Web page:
Spring in the Garden

Spring in the Garden

Tuesday, 14 February 2012

Gardening in February: Chitting Potatoes

It may be very cold outside still, but if you haven't done it already, and you have the space to plant them, you can chit potatoes without venturing outside.

Chits are the shoots that sprout on potatoes when you've kept them a week or two, even if you've tried to keep them dark.  It's what potatoes do naturally.  It's the way they multiply.

We bought a small bag of Pentland Javeline seed potatoes when we visited Wisley in the middle of January. These can be used either as first earlies for tasty new potatoes, or for maincrop if you want to leave them in the ground until they are bigger.

The weekend before last I noticed they were sprouting already and I didn't want the chits to be damaged, so I set them out in an egg box to keep them separated from each other.  They need to be kept in a frost free place and as cool as possible.  For strong, sturdy shoots the potatoes should be kept in the light.  Keeping them in the dark will make for long, spindly shoots which will break easily.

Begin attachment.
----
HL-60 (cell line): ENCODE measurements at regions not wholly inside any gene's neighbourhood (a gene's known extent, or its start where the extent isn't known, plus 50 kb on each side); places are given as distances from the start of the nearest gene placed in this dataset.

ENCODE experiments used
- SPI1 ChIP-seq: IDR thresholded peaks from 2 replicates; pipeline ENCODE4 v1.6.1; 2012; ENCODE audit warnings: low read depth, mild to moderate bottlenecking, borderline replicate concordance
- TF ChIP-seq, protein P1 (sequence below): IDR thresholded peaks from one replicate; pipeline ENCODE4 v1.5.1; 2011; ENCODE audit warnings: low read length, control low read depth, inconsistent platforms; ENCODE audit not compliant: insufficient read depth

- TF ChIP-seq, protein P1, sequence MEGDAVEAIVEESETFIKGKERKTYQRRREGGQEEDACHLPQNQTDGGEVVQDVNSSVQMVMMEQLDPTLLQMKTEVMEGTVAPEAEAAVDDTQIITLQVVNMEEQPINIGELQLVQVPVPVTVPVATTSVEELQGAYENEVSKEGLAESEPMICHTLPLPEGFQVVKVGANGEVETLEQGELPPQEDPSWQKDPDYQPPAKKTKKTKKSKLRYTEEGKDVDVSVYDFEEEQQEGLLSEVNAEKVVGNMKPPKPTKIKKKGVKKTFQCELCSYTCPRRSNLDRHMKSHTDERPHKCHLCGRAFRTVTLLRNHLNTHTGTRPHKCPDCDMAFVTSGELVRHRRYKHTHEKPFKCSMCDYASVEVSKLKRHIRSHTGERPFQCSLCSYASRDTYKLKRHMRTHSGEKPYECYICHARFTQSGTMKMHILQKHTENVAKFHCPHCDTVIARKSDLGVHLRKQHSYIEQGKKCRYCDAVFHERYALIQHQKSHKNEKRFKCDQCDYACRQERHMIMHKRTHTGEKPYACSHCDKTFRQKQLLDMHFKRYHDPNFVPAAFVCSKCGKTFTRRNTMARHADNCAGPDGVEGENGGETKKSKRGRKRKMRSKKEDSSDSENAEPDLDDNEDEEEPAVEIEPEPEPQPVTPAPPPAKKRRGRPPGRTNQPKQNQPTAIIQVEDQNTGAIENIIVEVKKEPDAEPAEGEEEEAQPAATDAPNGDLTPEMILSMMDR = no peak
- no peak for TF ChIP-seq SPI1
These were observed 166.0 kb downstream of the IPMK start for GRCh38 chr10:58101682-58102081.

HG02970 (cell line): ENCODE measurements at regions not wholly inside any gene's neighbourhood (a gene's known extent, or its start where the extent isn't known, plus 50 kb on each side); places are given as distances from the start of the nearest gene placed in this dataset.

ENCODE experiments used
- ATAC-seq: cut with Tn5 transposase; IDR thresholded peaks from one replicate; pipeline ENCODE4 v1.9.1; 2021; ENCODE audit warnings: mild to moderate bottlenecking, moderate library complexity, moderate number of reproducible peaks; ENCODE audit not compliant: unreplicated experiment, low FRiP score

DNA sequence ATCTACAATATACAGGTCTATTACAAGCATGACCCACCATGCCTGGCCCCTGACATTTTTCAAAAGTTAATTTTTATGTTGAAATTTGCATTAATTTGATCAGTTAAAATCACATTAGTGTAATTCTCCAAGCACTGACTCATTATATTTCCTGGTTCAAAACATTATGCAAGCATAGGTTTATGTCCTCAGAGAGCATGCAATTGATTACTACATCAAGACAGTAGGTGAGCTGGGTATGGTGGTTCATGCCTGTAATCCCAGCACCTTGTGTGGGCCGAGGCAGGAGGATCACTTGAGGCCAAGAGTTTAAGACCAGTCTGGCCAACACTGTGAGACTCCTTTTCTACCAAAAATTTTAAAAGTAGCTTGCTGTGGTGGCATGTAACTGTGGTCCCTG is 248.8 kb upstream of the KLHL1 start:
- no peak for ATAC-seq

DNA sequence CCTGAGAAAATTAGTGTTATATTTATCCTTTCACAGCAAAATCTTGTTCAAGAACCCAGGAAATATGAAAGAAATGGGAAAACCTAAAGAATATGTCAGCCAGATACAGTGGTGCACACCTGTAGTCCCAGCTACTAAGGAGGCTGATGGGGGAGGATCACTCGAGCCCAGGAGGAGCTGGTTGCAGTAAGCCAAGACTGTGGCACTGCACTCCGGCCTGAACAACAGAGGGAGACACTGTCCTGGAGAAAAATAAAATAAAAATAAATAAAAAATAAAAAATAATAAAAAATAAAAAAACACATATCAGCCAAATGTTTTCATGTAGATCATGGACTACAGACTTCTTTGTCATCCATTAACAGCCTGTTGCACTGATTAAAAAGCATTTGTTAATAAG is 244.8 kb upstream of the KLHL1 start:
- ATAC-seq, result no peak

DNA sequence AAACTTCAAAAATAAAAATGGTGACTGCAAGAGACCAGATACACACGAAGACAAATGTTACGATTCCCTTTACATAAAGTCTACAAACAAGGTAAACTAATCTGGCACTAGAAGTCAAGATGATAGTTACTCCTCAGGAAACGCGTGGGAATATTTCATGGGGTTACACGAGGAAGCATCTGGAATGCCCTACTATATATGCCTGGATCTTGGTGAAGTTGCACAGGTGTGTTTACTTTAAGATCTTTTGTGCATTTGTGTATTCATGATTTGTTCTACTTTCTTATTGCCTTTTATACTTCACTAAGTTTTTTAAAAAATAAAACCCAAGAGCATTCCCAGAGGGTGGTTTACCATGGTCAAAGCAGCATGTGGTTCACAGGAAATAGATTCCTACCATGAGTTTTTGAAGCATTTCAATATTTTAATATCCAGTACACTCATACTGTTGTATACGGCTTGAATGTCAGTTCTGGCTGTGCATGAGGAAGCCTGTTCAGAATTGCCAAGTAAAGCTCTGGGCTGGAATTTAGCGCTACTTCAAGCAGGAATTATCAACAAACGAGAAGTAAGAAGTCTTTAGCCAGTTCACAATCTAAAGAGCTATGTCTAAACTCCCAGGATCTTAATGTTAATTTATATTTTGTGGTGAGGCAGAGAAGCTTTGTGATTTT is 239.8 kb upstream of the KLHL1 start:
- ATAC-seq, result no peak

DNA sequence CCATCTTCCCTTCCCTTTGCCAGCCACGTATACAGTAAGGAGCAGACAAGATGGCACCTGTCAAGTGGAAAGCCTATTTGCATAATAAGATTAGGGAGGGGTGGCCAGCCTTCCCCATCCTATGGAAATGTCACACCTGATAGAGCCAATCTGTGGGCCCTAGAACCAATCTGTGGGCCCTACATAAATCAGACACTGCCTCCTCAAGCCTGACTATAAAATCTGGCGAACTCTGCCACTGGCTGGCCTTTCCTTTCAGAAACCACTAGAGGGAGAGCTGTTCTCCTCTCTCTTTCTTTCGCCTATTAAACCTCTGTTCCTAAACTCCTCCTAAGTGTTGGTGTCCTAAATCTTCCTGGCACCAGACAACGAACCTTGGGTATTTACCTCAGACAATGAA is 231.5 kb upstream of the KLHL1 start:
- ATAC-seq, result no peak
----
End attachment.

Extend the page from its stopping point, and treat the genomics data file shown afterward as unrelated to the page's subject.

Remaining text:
If you buy potatoes from a garden centre now or in a few weeks time they will probably have started to sprout.  When asked, members of the Gardeners' Question Time panel were divided about whether it is necessary to chit potatoes. The consensus of opinion was that having longer shoots might mean a slightly earlier crop, but was unlikely to make much difference except where First Earlies are concerned. If the shoots are not obvious, set the potatoes in the egg boxes with 'eyes', or tiny buds, uppermost. If there are a lot of eyes, have the area with the highest concentration of eyes or the sturdiest shoots uppermost.

The advantage of buying potatoes early is that you have a greater choice and are more likely to be able to buy the variety you want.  This is probably why we need to set them out for chitting them, otherwise the shoots might be damaged as the potatoes knock against each other, or get trapped in the netting of the bag they are in.

It is recommended that you buy proper seed potatoes rather than potatoes you've bought from the green grocer or supermarket, to avoid bringing disease into your garden.

Potatoes do take up quite a bit of space, so they aren't a good idea for small gardens.  You can grow them in tall tubs, but as well as adding more soil as the leaves show, you will need to water them well to get a reasonable crop.

RHS advice on chitting potatoes.

No comments:

Post a Comment

I look forward to reading your comments, it's always good to hear encouraging words or relevant hints and tips.